Home / Creative Arts & Media / Music / Learn jazz piano: Improvising on Jazz Standards / Discussing “Moanin'”
So let’s discuss some aspects of this tune.
First of all, there’s a “pick up” phrase – so six quavers, three beats – “pick up” that’s called the “pick up” phrase. OK. It’s a 32-bar structure, AABA. There is a middle eight here – etc. And notice – I hope the music’s clear – that when you start it off it’s at A. Then you get the first time bar and you repeat, so you play A again. Then you get to the second time bar and that’s got a pick up of – And then you play B, which is eight bars and then in the last bar of B you have the pick up back to the top – back to the sign. So you play A again.
And then there’s a coda sign, so you go to the coda and there’s nothing that happens in that first bar in the sense that it’s usually used for the pickup. So that’s where, generally speaking, the first soloist who solos on this would start. Right. So 32-bar sequence. This piece of music dates from – I don’t know the exact date – but the early 1960s when there was a little bit of a kind of a move backwards to earlier sounds in the music. The most important figure was probably the drummer, Art Blakey, and his group “Jazz Messengers”, probably the group that has lasted the longest in the history of jazz.
His pianist at the time was Bobby Timmons and Bobby wrote this for the group. The music some historians call “Soul Jazz” because it was much more soulful, much more basic. It was a return to, in many ways, the blues of earlier eras. It was very “bluesy”, and I’ll explain what I mean by that in a second. So it was really, in a sense, a reaction to the technicalities of hard bop, which was getting ever more complicated. So this was a move back to an earlier musical form. Right. So, it was “bluesy”. Now, what does “bluesy” mean?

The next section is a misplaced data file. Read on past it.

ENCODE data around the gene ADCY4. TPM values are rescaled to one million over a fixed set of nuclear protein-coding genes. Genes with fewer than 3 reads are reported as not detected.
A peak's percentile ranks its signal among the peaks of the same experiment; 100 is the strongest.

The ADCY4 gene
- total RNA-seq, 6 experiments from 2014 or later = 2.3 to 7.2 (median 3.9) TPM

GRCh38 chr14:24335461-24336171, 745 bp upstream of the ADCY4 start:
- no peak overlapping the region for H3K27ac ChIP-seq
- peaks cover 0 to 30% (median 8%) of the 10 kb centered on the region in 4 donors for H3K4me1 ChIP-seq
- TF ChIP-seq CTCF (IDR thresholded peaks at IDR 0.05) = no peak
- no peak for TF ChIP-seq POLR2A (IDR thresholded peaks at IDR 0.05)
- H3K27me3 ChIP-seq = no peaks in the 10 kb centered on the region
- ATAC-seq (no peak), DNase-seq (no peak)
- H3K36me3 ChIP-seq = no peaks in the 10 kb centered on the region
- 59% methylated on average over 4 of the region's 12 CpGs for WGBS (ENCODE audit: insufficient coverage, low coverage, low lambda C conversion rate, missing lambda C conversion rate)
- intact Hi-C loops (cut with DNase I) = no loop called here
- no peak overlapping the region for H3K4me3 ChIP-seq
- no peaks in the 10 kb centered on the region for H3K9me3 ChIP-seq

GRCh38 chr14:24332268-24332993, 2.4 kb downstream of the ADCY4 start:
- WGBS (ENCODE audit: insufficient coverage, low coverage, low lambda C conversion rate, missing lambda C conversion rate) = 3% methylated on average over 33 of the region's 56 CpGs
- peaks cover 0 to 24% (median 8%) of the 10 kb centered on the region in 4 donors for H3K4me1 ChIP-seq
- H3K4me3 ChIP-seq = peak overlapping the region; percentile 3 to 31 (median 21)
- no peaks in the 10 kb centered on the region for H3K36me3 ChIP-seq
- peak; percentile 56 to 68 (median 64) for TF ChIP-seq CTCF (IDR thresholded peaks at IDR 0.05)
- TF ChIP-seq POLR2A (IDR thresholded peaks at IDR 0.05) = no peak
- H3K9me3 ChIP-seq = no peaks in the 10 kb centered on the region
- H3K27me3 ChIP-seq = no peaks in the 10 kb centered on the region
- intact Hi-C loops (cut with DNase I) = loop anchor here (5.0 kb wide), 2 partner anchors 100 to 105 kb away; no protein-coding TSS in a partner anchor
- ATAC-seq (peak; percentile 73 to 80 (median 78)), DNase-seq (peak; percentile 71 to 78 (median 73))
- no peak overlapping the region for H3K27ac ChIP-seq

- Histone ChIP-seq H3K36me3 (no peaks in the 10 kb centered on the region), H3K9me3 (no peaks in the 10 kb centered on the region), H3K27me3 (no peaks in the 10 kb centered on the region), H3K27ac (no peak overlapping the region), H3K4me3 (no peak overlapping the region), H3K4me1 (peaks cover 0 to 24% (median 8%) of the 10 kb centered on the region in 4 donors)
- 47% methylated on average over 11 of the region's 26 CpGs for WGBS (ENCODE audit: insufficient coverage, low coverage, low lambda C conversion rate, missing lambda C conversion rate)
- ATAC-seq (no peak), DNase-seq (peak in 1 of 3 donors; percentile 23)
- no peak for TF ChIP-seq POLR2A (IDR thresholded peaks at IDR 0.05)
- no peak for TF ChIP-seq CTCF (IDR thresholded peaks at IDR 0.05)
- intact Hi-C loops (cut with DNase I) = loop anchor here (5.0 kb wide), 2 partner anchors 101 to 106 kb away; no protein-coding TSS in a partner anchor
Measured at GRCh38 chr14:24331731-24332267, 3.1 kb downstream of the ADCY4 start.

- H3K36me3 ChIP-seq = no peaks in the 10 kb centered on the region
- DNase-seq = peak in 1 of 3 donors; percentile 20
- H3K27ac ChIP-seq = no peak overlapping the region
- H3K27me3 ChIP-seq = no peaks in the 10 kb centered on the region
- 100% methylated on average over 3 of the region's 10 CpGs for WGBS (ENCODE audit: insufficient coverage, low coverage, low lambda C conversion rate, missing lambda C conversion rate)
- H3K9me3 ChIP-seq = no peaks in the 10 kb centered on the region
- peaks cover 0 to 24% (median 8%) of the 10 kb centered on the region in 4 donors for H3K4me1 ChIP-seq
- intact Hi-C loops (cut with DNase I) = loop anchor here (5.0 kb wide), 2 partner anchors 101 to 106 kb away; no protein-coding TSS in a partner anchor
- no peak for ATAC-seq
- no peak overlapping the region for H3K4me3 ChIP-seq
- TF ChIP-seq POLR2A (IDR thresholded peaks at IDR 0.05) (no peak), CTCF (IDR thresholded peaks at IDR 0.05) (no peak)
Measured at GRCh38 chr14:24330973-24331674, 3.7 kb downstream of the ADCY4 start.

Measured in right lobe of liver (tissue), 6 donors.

Now you know in classical music you have something that’s in the major – something that’s in the minor – and it’s either one or the other. But the amazing thing about the blues and the blues chords
are that they are what I would call mixed tonality: they’re both major and minor simultaneously. It’s something to do, as I said before, with the music historically being both happy and sad simultaneously. And this shows itself in the chords that we use and the scales that we use. Later on, when we’re going to be talking about altered notes, I’m going to show you this chord in C called the sharp ninth. It’s a “bluesy” type chord. And what’s amazing about it is that at the bottom it’s got the major third, at the top it’s got the minor third. In fact, for those observant, you may realise that this is F sharp 7, 13th shape, revisited.
We’re going to see that that shape has at least three distinct uses. OK, so in this sense, the sharp ninth is both major and minor. Then you think of the scale that goes with it. We have the American blues scale – which is definitely minor in character. Then we have the seventh scale that goes with C7. That’s definitely major in character. And then we have the full blues scale – the Ionian scale which is major in character – and with that major seventh used carefully – it’s major in character, plus the three blues notes – flattened third, flattened fifth, flattened seventh. So this is a music which is both simultaneously major and minor, simultaneously happy and sad.
In fact, one of the kind of licks that Oscar Peterson might do is this sort of thing. So you can see there you’re exploiting both the minor and the major aspects of the blues. OK, so this is mixed tonality, which is why this piece – is it in F major or F minor? It’s a good question. I’m not sure I know what the answer is. The first – last chord is –
So it is major, and yet the first chord of our improvising is F minor 7. So this ambiguity persists. Right. There’s a very important device being used here that dates right back to the hollers that were heard on the plantations. That’s called “question and answer”. Here’s the question – here’s the answer –
It’s like an “Amen”.
So that’s a device that’s used a lot, especially in sort of big band music, where you have questions and answers.
We’re going to see one a bit later: “So What” has a similar character. Right. The next thing is how we actually play it, technically. You’ll see that I’ve given you my way of playing it. Again, you’ll hear different people play it in different ways. But I’ve tried to give you the hints that make it sort of more authentic, I think, when I play it – as opposed to if you just come across some ordinary sheet music. It’s to do with these grace notes. So when we get to the “Amen” – that’s held down – and then we have a – so the middle finger slips off the D flat onto the D natural. So that’s the first part of “Amen”.